Oncology Nursing News
October 2011
Volume 5
Issue 6

October 2011: Nurse Perspectives on Developments in Cancer Care


Nurses provide their unique perspectives on many of the recent clinical trials and developments in cancer research.

Colleen M. O'Leary

Valproic Acid in Glioblastoma

Colleen M. O'Leary, RN, MSN, AOCNS

Otolaryngology Clinical Nurse Specialist

The James Cancer Hospital

The Ohio State University Medical Center, Columbus

There are already inherent difficulties when treating patients with glioblastoma, including the stress to patients and families that are often dealing with personality changes in the patient. In addition, there are often adherence issues when giving oral therapies to patients. The additional risk of seizure activity in these patients can only add to the already mounting stress for patients and families. Therefore, the addition of an AED is imperative for many patients.

Given the variety of AEDs available, the findings of Weller, et al are encouraging. The fact that we can increase overall survival with valproic acid should be considered significant; however, this survival benefit does not come without its own cautions.

As discussed in the article, patients treated with valproic acid have increased incidence and severity of thrombocytopenia and leukopenia. It would be imperative for nurses to educate the patient and family on precautions to take for thrombocytopenia and leukopenia, and to encourage them to call their healthcare provider with any indication of bleeding or infection. A thorough physical assessment would be warranted in order to uncover subtle changes that may detect thrombocytopenia or leukopenia before they become severe. In addition, a social history including living conditions and activities should be completed to reveal any risks that need to be addressed.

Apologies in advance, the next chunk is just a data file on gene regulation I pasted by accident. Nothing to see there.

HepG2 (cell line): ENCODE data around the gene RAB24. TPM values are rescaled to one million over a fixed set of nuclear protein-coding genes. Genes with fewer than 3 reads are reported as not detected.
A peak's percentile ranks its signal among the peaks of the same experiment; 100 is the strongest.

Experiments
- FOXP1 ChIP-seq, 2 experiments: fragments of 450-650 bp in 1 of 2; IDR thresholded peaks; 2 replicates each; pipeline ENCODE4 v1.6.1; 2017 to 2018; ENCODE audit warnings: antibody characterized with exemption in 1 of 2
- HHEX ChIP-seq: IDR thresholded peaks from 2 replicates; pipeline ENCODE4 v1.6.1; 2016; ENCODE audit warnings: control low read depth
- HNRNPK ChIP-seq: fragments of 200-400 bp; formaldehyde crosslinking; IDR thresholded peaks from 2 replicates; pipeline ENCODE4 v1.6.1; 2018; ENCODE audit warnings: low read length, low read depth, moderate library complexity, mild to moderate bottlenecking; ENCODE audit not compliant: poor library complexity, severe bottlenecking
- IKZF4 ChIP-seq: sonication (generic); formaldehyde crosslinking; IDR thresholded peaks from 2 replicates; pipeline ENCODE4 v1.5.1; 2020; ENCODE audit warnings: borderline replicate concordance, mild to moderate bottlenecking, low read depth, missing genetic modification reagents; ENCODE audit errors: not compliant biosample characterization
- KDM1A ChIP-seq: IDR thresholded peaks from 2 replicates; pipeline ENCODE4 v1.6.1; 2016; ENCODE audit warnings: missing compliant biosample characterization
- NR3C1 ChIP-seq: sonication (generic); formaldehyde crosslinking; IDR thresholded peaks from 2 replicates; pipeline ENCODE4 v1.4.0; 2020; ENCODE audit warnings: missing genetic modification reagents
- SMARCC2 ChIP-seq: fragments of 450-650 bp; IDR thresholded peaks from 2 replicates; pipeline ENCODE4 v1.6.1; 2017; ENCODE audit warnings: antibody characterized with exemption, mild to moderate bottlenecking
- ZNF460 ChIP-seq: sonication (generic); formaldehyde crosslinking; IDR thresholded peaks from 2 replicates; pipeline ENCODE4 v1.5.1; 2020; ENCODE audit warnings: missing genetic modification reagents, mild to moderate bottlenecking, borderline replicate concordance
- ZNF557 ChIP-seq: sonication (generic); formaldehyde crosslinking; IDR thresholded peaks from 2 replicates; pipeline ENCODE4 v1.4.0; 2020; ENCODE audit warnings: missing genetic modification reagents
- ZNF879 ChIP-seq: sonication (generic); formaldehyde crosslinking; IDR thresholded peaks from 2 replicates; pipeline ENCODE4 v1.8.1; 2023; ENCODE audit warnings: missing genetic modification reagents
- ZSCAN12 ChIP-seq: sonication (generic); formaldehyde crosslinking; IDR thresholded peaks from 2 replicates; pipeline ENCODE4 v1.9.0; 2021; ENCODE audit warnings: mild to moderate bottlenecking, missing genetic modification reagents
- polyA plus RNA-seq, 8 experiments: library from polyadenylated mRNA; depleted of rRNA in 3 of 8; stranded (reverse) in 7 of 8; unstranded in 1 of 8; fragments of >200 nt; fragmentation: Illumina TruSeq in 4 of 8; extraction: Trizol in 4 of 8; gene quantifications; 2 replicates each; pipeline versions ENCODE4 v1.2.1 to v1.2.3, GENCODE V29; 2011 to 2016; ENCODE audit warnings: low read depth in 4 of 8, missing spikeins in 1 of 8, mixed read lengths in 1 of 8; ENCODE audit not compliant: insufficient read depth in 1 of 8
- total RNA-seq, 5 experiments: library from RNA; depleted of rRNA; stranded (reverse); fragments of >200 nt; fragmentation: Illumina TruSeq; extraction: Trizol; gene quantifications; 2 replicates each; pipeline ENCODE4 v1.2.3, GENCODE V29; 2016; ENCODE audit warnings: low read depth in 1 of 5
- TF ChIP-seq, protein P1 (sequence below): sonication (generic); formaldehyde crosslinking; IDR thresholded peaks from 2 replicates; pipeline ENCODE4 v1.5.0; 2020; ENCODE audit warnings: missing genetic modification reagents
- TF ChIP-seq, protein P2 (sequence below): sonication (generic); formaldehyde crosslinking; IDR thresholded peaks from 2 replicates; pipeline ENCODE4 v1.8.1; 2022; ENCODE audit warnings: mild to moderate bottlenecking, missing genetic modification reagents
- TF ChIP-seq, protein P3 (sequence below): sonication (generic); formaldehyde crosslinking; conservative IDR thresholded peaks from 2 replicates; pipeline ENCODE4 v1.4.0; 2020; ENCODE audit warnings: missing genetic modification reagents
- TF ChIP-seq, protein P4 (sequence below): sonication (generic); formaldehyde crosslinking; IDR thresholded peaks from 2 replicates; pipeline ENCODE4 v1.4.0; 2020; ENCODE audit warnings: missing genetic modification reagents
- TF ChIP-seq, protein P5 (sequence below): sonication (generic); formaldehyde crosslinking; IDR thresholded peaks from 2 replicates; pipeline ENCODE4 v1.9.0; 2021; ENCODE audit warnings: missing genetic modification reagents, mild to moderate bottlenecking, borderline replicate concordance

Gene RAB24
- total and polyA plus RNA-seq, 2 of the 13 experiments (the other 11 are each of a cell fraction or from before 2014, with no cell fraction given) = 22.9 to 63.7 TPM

Weller et al are also clear to point out that there are some shortcomings to their study that may warrant additional research, but that these encouraging results may help guide us in the choice of AEDs in patients receiving the current standard treatment. As always, the nurse is in a perfect position to discuss these findings with the physician and advocate for the patient when appropriate.

Find out more >>> Valproic Acid May Prolong Survival in Glioblastoma

Marsha Schmit

Improving HER2 Testing

Marsha Schmit, RN, BSN

Breast Health Navigator

Hurley Medical Center

Flint, Michigan

Trastuzumab (Herceptin) and lapatinib (Tykerb) have proven to be very valuable in treating patients with HER2-positive invasive breast cancer. While efforts to improve HER2 testing continue, the most important aspect is to create a system of uniformity in testing and interpretation.

The goal is to make sure everyone who could benefit from these medications is receiving them. Therefore, it is imperative that quality standards are instituted, as well as followed, in order to prevent false negatives that might prevent a patient from receiving this worthwhile treatment.

Protocols do not appear to be enough to standardize this process. Additional coordination of the tissue is essential. As the number of testing sites increases and these medications are being successfully used in other disease processes, we are now talking about life or death in terms of whether the test is done correctly or not.